The Monologue Project (TMP) is an online resource featuring 30 original monologues from nationally recognized playwrights. TMP aims to increase the number of audition-length monologues for Women of the African Diaspora and celebrate their impact on theater and the world. We join in solidarity with the woman-driven activism of movements like Black Lives Matter, acknowledging the essential role of black women in America. We also acknowledge those women who have already contributed to this canon and who have paved the way for other writers and actors.

A Message Regarding Use

The Monologue Project was created to fill the very real need for suitable audition material for Women of the African Diaspora performing in the professional theatre. Participating playwrights recognized that need, and having a desire to be of service to Women of the African Diaspora in the theatre community, answered the call. These playwrights have generously offered their work to The Monologue Project for the purposes of providing audition material only. Actors in search of an audition piece are able to download a monologue, royalty-free. Please remember to credit the playwright for their work and keep in mind that because the work is copyrighted, you are not allowed to alter the text in any way. As to the question of a royalty (payment to the playwright), in this instance, a royalty is not required because auditions are typically closed to the public. However, should you wish to perform the monologue in a public setting, whether an admission fee is charged or not, you are advised to seek the permission of the playwright or his/her representative and may be asked to pay a royalty at that time. You are never allowed to videotape or record the work.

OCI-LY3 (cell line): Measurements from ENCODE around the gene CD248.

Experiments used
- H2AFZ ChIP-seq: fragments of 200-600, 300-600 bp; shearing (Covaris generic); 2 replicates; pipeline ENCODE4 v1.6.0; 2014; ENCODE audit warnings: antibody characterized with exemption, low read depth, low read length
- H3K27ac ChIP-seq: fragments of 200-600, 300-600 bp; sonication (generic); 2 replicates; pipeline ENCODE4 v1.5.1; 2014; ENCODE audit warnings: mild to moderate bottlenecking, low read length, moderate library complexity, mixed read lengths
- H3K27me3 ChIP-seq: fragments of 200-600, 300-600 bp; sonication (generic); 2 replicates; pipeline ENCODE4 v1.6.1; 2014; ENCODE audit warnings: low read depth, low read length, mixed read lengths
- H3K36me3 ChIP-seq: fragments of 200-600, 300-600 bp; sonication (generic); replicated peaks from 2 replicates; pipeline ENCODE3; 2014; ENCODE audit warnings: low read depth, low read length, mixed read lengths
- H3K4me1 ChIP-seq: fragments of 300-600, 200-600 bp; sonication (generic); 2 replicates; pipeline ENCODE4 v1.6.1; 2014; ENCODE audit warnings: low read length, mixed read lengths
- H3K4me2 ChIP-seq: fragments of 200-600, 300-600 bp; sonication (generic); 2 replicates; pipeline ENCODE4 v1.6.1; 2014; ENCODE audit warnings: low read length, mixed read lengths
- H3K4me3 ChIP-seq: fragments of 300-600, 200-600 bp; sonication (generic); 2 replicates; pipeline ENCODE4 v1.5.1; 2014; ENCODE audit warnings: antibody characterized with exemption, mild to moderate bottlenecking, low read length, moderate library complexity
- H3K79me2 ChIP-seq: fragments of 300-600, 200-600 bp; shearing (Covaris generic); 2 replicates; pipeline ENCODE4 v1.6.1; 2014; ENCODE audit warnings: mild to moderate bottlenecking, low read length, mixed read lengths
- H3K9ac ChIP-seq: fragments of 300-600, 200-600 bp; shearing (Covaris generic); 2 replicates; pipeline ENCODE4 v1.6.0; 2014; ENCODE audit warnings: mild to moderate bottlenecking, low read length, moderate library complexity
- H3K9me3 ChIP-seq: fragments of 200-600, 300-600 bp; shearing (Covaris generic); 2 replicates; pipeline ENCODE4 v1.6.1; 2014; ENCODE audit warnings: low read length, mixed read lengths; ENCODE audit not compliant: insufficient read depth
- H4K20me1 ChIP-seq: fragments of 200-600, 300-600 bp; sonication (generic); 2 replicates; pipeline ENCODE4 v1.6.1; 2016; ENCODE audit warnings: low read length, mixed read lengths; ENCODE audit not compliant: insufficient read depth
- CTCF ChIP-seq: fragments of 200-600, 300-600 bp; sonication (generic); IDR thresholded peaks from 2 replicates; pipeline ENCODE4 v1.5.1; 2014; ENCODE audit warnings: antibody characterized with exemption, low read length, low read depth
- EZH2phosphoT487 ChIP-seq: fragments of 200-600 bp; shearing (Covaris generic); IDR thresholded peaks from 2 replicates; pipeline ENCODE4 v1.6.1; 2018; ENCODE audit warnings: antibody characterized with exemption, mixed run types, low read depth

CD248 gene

Founding playwrights for The Monologue Project include (in alphabetical order): Mando Alvarado, Chrystal Bates, France-Luce Benson, N’Jameh Camara, Zina Camblin, Kia Corthron, Gethsemane Herron-Coward, LeKeithia Dalcoe, William Duell, Kim El, Alesia Etinoff, Amy Evans, Rob Florence, Imani Maryahm Harrington, Dave Harris, Yona Harvey, Yvette Heyliger, Chisa Hutchinson, Levi Jelks, Christine Toy Johnson, Jewell McPherson, Dominique Morisseau, Ife Olujobi, Maxie Rockymore, Bianca Sams, Mark Southers, Daniel Talbott, Cori Thomas, Pamela Turner, Mfoniso Udofia, Bria Walker, Keith Wallace, Amy Gijsbers van Wijk, Pia Wilson, and Charlayne Woodard.

by Dominique Morisseau

I remember when I was one of only three Black women students in the Theatre Department at the University of Michigan.  I remember feeling muted and insignificant in the eyes of some of the faculty or fetishizes and stereotyped in the eyes of others.   I was either too “Black girl, gum-smacking, lip-popping, syllabic ‘s’ in my diction, attitude, and strength-having” to make myself small and bland enough to fit into their ideas of classical theatre, or I was expected to be those things in moments where it was inorganic to my instincts and creative motivation.  In other words, I was never allowed to be myself.  Only fractions of gross enlargements.  It’s dangerous to my sense of value and worthiness to participate in my own industry.